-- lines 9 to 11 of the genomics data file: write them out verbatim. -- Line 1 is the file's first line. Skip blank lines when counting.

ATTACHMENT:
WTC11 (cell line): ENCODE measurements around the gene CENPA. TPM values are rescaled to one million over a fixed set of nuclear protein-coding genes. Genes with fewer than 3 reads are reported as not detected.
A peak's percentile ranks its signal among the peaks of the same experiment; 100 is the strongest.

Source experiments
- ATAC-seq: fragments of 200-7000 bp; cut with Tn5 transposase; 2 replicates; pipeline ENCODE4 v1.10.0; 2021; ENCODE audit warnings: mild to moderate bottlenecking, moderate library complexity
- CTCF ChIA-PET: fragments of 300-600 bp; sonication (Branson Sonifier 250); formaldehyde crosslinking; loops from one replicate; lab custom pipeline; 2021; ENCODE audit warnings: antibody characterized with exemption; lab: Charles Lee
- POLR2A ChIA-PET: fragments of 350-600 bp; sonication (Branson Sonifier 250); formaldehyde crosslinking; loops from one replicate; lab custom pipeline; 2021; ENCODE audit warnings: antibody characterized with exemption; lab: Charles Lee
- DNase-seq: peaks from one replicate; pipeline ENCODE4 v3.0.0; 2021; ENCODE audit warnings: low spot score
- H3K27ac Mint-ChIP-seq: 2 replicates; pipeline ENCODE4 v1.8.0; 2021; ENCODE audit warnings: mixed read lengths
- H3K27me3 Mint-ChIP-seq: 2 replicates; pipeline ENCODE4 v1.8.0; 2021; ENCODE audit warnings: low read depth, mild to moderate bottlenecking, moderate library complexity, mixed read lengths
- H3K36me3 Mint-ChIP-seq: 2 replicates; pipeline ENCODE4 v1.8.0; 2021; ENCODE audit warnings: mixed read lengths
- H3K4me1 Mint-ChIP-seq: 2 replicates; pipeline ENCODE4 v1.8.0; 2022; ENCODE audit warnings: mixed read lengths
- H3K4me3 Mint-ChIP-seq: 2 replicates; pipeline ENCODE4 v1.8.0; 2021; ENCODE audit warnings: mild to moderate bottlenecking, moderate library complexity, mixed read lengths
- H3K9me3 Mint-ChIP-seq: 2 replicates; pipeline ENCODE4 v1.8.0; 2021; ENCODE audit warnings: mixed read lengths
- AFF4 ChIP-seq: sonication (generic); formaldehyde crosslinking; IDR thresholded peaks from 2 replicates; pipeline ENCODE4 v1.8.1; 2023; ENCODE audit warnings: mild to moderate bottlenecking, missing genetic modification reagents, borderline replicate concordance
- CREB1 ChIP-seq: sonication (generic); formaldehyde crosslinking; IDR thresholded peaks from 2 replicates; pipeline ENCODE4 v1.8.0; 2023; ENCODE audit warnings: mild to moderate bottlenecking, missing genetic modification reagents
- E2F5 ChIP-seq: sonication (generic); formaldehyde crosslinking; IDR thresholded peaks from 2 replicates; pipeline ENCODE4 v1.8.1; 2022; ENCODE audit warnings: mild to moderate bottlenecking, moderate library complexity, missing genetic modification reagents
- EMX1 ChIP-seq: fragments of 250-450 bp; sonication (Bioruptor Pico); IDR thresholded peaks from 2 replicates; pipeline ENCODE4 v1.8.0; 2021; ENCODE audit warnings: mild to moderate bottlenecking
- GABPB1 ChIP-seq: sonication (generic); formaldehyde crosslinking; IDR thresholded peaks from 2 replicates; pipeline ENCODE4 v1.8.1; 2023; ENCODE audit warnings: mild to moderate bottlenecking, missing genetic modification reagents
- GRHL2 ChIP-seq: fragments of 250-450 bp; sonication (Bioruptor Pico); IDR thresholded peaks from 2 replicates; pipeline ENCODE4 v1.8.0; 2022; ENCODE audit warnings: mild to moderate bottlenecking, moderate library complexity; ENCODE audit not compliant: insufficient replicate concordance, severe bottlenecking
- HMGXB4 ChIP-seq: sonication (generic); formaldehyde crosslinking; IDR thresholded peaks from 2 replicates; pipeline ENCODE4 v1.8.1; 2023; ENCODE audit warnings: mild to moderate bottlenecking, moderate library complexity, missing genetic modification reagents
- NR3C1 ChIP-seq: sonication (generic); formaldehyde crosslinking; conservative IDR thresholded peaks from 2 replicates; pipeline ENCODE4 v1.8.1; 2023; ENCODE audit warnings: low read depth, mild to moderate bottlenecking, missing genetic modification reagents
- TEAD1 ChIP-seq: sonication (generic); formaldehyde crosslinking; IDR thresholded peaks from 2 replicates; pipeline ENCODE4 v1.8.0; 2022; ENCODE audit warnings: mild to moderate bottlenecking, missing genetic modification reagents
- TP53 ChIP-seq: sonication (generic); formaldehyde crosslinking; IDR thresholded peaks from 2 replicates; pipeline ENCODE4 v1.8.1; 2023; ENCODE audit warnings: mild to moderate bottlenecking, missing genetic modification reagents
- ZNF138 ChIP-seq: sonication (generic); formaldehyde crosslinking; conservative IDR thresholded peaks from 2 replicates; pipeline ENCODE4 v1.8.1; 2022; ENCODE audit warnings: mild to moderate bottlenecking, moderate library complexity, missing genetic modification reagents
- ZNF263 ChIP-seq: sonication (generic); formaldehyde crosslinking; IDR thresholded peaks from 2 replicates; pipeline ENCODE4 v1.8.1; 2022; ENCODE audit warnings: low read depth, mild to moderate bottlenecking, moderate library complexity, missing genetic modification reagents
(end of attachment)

- H3K27me3 Mint-ChIP-seq: 2 replicates; pipeline ENCODE4 v1.8.0; 2021; ENCODE audit warnings: low read depth, mild to moderate bottlenecking, moderate library complexity, mixed read lengths
- H3K36me3 Mint-ChIP-seq: 2 replicates; pipeline ENCODE4 v1.8.0; 2021; ENCODE audit warnings: mixed read lengths
- H3K4me1 Mint-ChIP-seq: 2 replicates; pipeline ENCODE4 v1.8.0; 2022; ENCODE audit warnings: mixed read lengths